The #MeToo movement has shaken a number of industries including Hollywood in recent years, but the world of popular music has mostly shied from embracing the crusade.
In a business long associated with seedy behaviour, few artists have faced rejection for actions or allegations, no matter how shocking.
But a sea change now seems possible: the release of the explosive docuseries “Surviving R. Kelly” has renewed focus on the R&B luminary’s checkered history, and triggered discussion about music’s protection of its stars.
For decades the artist, whose real name is Robert Sylvester Kelly, has been accused of child pornography, sex with minors, operating a sex cult and sexual battery.
Despite the unsettling claims the decorated Kelly, 52, has continued to perform and maintain a solid fan base.
But for some people — many of them black women — it’s time for Kelly to face the music.
In recent months, and particularly after the docuseries’ January release, the movement #MuteRKelly — designed to prevent the playing of his music — has gained pace.
So far the Atlanta-based organization says it has prompted the cancellation of 12 concerts, including in Europe, and caused him to lose an estimated $1.75 million in revenue.
Group co-founder Kenyette Barnes told AFP that financial ruin is the primary aim.
“R. Kelly has been able to amass a degree of power and status which he uses to buy himself out of accountability,” she said.
“This sends a message to the entertainment and recording industry, who themselves have a financial interest in playing his music: we are
Ignoring black women
But why has such a reckoning taken so long for Kelly, a man long trailed by sex abuse accusations?
For sociologist and justice advocate Shanita Hubbard, the answer centres on race.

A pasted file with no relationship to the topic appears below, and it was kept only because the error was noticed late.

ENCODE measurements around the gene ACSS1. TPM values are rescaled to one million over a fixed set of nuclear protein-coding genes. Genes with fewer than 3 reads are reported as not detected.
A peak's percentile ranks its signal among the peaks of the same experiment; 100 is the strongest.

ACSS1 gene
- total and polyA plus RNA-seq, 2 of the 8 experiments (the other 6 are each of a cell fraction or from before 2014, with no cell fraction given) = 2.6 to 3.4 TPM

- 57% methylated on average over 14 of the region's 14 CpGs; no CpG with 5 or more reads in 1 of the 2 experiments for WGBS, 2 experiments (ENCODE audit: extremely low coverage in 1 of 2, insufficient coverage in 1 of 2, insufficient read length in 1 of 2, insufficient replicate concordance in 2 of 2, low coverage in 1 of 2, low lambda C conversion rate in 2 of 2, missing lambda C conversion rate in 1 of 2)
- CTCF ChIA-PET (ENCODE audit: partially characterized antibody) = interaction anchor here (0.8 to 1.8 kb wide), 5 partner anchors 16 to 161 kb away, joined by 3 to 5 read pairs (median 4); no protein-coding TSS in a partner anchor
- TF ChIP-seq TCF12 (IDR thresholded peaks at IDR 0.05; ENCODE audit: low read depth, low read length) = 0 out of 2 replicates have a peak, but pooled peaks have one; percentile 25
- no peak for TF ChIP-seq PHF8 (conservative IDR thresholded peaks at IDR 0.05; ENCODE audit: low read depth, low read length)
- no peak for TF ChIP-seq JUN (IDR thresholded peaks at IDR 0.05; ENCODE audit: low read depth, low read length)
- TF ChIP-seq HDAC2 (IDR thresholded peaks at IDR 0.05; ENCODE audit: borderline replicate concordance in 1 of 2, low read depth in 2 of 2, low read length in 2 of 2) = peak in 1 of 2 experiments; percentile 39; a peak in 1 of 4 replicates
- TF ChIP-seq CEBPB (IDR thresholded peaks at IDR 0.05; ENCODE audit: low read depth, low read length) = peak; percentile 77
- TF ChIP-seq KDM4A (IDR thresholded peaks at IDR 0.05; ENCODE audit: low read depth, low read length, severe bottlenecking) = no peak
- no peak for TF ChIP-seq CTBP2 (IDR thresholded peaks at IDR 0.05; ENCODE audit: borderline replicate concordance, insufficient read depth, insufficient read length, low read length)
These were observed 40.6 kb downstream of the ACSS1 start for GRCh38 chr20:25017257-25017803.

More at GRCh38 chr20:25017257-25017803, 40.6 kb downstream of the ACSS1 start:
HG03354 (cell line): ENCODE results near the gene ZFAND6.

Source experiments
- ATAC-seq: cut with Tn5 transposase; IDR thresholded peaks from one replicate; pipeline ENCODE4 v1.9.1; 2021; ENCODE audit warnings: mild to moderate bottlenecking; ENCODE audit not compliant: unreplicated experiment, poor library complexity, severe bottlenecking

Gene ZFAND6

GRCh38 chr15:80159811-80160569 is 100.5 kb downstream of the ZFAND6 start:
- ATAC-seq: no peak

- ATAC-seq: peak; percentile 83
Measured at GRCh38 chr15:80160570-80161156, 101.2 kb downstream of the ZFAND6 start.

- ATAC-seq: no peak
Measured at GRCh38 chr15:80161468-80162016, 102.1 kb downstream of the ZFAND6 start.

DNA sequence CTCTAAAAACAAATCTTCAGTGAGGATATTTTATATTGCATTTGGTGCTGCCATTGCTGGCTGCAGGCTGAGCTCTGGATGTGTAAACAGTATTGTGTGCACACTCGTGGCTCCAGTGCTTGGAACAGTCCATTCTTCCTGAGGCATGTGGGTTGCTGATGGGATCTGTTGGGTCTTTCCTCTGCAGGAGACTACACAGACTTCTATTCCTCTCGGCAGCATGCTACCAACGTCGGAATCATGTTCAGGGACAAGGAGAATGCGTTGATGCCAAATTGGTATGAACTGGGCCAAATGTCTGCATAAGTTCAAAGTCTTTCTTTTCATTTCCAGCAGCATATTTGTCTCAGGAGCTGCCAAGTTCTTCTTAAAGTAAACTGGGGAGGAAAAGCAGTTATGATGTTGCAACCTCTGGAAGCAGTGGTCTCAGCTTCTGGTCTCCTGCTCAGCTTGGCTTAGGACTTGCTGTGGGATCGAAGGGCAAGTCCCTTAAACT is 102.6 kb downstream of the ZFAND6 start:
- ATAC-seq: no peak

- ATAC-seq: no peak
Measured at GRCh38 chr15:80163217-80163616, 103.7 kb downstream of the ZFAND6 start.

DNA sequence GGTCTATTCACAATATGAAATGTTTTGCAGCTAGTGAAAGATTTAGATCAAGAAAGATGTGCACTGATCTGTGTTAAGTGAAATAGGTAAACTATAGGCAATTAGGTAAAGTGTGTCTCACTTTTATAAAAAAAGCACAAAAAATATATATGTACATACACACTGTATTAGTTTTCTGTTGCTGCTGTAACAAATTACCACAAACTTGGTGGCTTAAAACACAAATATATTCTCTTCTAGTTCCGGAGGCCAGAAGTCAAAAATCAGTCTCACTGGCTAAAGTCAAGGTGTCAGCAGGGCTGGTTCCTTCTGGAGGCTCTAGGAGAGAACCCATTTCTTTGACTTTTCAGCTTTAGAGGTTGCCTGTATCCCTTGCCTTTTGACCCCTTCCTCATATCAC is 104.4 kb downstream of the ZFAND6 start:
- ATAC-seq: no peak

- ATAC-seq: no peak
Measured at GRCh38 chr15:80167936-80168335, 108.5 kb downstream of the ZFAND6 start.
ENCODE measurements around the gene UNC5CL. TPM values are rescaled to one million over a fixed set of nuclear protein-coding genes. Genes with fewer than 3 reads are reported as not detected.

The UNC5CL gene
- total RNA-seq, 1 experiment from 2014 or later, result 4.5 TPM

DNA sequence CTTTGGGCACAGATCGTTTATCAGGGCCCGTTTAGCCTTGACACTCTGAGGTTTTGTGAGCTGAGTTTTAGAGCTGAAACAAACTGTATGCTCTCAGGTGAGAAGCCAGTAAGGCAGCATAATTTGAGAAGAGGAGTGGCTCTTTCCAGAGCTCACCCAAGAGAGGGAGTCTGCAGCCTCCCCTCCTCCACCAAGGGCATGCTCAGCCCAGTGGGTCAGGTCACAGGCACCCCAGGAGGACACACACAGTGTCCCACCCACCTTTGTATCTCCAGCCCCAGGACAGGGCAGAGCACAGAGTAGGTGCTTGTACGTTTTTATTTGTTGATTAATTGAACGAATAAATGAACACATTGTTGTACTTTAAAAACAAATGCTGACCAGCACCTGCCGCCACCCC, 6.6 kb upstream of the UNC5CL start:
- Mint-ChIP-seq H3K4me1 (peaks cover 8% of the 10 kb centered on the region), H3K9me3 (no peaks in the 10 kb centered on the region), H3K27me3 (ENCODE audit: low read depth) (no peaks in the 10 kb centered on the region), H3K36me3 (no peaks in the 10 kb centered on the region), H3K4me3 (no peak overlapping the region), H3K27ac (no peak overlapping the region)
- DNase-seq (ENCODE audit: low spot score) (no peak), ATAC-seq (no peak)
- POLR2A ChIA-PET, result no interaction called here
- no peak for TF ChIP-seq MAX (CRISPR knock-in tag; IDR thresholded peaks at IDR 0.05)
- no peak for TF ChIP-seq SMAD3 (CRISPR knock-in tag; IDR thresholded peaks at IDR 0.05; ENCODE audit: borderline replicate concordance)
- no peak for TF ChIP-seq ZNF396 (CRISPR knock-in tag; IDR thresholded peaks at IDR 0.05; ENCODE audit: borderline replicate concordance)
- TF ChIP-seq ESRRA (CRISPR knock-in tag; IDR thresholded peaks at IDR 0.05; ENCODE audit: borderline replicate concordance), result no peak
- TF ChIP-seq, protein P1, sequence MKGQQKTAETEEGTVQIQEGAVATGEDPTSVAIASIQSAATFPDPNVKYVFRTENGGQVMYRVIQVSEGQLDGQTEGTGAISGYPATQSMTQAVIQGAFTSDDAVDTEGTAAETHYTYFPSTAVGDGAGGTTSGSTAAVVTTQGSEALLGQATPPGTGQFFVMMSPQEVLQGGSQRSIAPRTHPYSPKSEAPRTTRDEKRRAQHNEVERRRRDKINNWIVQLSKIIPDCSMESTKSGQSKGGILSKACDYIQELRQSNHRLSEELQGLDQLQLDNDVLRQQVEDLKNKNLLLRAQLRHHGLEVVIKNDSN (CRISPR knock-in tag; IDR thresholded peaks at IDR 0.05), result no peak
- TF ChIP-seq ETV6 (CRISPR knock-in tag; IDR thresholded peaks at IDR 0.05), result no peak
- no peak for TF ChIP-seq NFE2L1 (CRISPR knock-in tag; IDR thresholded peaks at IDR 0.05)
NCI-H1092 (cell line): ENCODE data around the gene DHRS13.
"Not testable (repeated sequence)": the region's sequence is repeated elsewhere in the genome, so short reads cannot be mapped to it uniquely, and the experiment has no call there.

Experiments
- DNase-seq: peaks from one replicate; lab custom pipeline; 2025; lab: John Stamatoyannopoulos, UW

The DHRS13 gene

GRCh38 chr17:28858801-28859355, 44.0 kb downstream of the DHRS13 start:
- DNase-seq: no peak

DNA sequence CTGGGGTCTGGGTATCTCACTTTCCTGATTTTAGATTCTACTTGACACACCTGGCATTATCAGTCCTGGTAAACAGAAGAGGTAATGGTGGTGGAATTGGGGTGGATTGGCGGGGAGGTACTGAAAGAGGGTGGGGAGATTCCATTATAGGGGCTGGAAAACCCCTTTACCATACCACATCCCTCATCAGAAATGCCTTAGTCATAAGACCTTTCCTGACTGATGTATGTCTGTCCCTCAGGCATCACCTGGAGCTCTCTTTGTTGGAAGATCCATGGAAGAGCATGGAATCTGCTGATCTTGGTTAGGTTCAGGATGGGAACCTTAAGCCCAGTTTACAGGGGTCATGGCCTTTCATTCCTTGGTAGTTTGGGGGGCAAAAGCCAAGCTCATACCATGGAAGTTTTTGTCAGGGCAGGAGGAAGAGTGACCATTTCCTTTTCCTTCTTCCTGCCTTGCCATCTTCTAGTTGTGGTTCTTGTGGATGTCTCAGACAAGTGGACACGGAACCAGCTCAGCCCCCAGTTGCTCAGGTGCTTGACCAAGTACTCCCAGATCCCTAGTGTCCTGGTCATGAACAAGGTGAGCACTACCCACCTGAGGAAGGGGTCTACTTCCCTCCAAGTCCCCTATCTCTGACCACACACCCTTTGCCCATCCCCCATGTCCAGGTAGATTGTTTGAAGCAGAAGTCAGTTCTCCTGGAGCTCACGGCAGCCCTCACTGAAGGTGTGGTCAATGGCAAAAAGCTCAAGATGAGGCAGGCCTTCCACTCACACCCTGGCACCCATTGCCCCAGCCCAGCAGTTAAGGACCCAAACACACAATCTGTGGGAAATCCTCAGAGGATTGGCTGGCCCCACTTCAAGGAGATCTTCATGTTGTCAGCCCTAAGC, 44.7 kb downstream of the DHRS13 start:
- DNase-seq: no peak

“It’s because his victims are young, black girls from the hood,” she told AFP. “These are voices that tend to be ignored.”
“America has a tendency to shun women in general, but it’s far worse for black and brown women.”
Women of colour experience sexual assault at higher rates than white women, according to the US Centers for Disease Control and Prevention
— and many are less likely to report than white women out of fear or desire to protect their communities, experts say.
Moya Bailey, an African American feminist scholar at Northeastern University, points to a persistent notion that black women in particular bring violence on themselves.
“Ever since enslavement there’s been a way people have tried to justify violence against black women, particularly sexual violence,” she said.
“They use characterizations of black women as hypersexual to explain how black women are treated.”
The situation is complicated further because Kelly, like many of his victims, is also black, she said.
Black communities often distrust a justice system rife with racial disparities, and are wary of law enforcement, considering the state’s disproportionate use of violence against black people.
“There’s a way people are protective of Kelly in a world that has historically and continues to incarcerate black men unfairly,” she said. “People conflate R. Kelly’s predatory behaviour with the general and unjust incarceration of black men.”
“That conflation is really dangerous.”
Society ‘coming around’
Kelly is far from the only popular musician to face accusations of abuse: American singer Chris Brown, 29, is accused of raping a woman
The artist — who in 2009 was convicted of beating fellow singer Rihanna, his then-girlfriend — adamantly denies the accusation,
posting on Instagram: “This B!tch Lyin’.”
Prior to his death the 20-year-old rapper XXXTentacion was involved in several violent incidents including alleged physical abuse of his pregnant ex-girlfriend, but is still popular among critics and fans.
Some influential figures in music including Charlie Walk, former head of Republic Records, and rap mogul Russell Simmons left their posts
after multiple allegations.
But on the whole accused musicians have continued working unscathed.
Bailey said “hip hop is perhaps more explicit than other genres in terms of how it addresses behaviour towards women” — but that the
issue spans genres, with the industry casting harassment as a norm.
“There is a culture where that kind of violence does not seem as outside the realm of possibility because it is readily available in the music, so people are desensitised.”
But Barnes of #MuteRKelly is optimistic for change — especially after seeing her organisation founded in 2017 spike from one chapter to 12,
each having upwards of 1 000 active followers.
Since the docuseries, R. Kelly’s label has reportedly parted ways, and public pressure is intensifying on radio stations and streaming
“This castle wasn’t built in a day, and it won’t be dismantled in a day,” Barnes said. “But society is coming around.”